“One of the most striking examples of the power of guilt – an incident that changed the course of history – is in the life of King Harold of England during the Norman Invasion of 1066. Harold was an inspiring leader, a man unusually able to inflame others with intense loyalty and obedience. During his brief reign, he faced two major crises – and they occurred less than three weeks apart. The first was the Battle of Stamford Bridge, in which Harold successfully repulsed the attempted takeover of England by the King of Norway. The second crisis was the Battle of Hastings, which he lost to the Normans led by William the Bastard (later known as William the Conqueror – which shows what happens when winners write the history books).
“One important reason for the difference in outcome between the two battles was King Harold’s state of mind, which underwent a drastic change just before the conflict with William. While preparing for the battle, he received word that the Pope had excommunicated him and had given his blessing to William. It turned out to be a self-fulfilling prophecy: Harold acted as if the life had been sucked out of him. When he went into battle against William, he was unable to lead his men. David Howarth writes that, in marked contrast to the encounter at Stamford Bridge, “. . . the English army never moved. It never acted as if it had received a general order: it stood where it was all day, only shrinking in on itself as its numbers fell. It never made a concerted attack, nor in the end did it make a concerted retreat. Either Harold never gave a general order, or else it·was never carried out. . . . The strangely passive battle he fought seems to fit a mood of fatalism, as if he scarcely fought for victory but simply awaited the expression of God’s judgment. His behavior at Stamford Bridge and Hastings was utterly different. Both battles were equally long and equally hard fought, between armies almost equally matched; but in the first he was always in attack, and in the second never. In the first, and in the whole episode of York, he undoubtedly inspired everyone; but in the second, he left no evidence of leadership at all. He acted like a different man: something had changed him in the eighteen days between. . . . He was behind the line, and most of the men in front, one can only suppose, stood facing death all day without a word of encouragement or command from the King they were fighting for.”1
“Guilt produces passivity, and makes a man programmed for defeat. The importance of this for totalitarianism cannot be overemphasized. If a whole society can be made to feel guilty, it will be unable to withstand an enslaving state: it is ripe for conquest. This has long been recognized as the most successful method of rendering men passive and pliable, incapable of resistance to statist domination and control. A major aspect of the Communist takeover of China was the manipulation of envy and guilt by the organization of community discussions “around leading ques- tions, such as, ‘Who has supported whom?’ and ‘Who has made whom rich?’, and the encouragement of the aggrieved to ‘spit out their bitterness’. . . . the Communist exploitation of grievances was probably more systematic than anything in the past.”2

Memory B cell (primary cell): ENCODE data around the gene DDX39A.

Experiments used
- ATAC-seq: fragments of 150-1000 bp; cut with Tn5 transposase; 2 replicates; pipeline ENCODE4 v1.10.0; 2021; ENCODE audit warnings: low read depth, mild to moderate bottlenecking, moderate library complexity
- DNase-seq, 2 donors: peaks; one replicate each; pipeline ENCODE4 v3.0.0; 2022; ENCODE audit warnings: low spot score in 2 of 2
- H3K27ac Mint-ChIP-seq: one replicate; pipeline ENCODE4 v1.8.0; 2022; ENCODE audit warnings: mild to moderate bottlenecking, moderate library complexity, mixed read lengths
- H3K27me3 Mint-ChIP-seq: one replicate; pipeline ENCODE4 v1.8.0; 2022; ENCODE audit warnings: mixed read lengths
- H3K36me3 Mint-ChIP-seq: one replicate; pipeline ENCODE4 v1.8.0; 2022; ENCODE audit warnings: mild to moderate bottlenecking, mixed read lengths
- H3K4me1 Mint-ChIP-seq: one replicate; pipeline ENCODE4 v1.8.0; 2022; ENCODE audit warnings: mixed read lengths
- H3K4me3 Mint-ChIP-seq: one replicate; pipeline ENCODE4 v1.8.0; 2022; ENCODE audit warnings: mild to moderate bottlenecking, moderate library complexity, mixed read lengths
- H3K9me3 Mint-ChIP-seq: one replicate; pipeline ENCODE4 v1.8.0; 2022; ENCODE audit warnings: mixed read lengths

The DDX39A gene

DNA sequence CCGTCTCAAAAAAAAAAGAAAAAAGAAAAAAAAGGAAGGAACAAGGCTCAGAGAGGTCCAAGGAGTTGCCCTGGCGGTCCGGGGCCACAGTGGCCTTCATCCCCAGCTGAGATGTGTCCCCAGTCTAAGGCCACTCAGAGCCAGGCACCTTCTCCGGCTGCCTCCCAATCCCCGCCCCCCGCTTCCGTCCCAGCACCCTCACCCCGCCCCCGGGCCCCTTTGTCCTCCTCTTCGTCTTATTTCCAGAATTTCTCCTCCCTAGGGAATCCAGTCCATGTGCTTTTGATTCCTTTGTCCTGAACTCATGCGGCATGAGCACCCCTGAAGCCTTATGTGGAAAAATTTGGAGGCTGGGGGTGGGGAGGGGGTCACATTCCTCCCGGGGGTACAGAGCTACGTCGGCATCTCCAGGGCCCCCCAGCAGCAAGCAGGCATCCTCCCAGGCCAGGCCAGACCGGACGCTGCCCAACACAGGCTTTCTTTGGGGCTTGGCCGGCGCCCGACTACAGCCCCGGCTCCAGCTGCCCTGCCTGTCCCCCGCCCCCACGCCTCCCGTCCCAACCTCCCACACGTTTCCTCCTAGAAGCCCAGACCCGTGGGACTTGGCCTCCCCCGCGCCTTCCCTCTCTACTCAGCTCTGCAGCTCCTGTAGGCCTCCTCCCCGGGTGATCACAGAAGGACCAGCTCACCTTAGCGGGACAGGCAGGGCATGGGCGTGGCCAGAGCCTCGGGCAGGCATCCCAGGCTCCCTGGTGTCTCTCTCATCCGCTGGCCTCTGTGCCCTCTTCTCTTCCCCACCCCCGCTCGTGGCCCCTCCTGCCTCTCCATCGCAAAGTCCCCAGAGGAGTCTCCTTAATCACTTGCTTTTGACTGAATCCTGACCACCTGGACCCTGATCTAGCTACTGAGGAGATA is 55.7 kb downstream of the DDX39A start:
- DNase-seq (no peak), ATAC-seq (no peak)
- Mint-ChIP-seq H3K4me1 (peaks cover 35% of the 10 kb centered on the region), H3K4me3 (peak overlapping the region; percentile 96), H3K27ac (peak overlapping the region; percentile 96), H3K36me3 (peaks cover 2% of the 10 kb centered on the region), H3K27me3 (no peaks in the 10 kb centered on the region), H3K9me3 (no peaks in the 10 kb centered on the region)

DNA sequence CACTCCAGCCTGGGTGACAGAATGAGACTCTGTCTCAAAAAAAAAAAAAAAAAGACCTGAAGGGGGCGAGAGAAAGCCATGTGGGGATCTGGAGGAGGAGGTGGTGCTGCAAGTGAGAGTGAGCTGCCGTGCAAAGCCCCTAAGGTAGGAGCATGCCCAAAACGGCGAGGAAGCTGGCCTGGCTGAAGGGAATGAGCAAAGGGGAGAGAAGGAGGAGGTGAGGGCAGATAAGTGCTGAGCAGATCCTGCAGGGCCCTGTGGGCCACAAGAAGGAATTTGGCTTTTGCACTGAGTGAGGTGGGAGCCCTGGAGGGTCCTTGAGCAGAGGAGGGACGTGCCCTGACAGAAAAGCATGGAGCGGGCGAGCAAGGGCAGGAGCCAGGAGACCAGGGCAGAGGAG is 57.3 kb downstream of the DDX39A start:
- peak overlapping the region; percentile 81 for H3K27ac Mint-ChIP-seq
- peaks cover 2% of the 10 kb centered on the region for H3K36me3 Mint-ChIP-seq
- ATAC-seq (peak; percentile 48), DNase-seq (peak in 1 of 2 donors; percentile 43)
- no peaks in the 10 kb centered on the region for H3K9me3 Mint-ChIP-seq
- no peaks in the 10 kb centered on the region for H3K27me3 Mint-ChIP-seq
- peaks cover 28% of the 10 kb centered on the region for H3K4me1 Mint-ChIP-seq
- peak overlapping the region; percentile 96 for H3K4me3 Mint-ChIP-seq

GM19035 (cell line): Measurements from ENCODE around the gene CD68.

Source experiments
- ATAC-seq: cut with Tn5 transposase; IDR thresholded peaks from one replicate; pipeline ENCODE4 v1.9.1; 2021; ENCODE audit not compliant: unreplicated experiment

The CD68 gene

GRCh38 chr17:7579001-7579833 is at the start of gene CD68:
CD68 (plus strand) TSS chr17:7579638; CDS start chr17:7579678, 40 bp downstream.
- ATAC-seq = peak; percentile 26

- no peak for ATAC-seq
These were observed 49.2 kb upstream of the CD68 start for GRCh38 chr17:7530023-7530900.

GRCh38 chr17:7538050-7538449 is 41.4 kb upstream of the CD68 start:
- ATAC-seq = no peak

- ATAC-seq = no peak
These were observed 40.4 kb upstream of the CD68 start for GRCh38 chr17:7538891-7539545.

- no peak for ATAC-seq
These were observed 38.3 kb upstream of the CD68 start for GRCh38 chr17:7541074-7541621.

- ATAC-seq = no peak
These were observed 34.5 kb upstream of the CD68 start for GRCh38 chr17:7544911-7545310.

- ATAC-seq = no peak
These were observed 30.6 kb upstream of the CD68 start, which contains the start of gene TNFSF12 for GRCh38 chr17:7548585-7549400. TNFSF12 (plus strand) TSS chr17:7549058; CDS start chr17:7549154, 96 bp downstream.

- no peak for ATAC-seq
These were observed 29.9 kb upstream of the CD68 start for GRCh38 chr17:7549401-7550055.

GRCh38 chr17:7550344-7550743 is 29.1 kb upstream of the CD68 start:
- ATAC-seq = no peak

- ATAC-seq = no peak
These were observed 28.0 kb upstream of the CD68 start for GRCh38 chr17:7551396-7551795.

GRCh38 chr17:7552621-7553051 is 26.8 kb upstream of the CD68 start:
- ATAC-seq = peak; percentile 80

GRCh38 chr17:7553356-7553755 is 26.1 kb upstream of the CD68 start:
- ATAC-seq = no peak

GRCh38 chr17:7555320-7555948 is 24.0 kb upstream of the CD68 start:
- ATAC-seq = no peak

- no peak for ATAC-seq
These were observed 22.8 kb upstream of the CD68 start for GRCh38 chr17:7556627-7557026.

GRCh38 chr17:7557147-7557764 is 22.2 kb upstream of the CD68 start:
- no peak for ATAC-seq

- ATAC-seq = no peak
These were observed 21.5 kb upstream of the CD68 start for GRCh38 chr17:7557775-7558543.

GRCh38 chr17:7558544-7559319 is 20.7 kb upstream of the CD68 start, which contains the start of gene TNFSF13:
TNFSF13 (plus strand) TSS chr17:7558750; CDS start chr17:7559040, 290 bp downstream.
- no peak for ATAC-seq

“If the church is bemused by guilt-manipulators and sapped of her vigor, our nation is lost. Christians alone have the power of dominion over the Evil One; we alone can provide the moral force to prevail against the enslaving state, for the principle of liberty in Christ has set us free from the bondage of men; we alone can preserve our land from destruction, for we are the salt of the earth. But if the day comes that we lose our savor, we will be cast out with the heathen.
“We would like to tell ourselves that this can never happen to God’s people, but that is a devilish lie to keep us secure in the very mouth of destruction. It happened to the churches of France in 1789; of all Europe in 1848; of Russia in 1917; of Germany in 1933. In every case, the churches had been rendered impotent – by guilt, by fear, by benefits; and always because the church departed from the word of God as the only standard for every area of life…Life is a battle – no, more: it is a war to the death with the forces of evil. We cannot merely hold our ground. If we do not conquer we will be conquered. If we do not gather with the victorious Christ, we are scattering abroad. There is no middle ground, no possible moderation or compromise.”
– Productive Christians in an Age of Guilt Manipulators, Chilton
1. David Howarth, 1066: The }’ear of the Conquest.(New York: The Viking Press, 1977), pp. 176ft”.
2. John Meskill, An Introduction to Chinese Civilization (Lexington: D. C. Heath and Company, 1973), pp. 324ft”.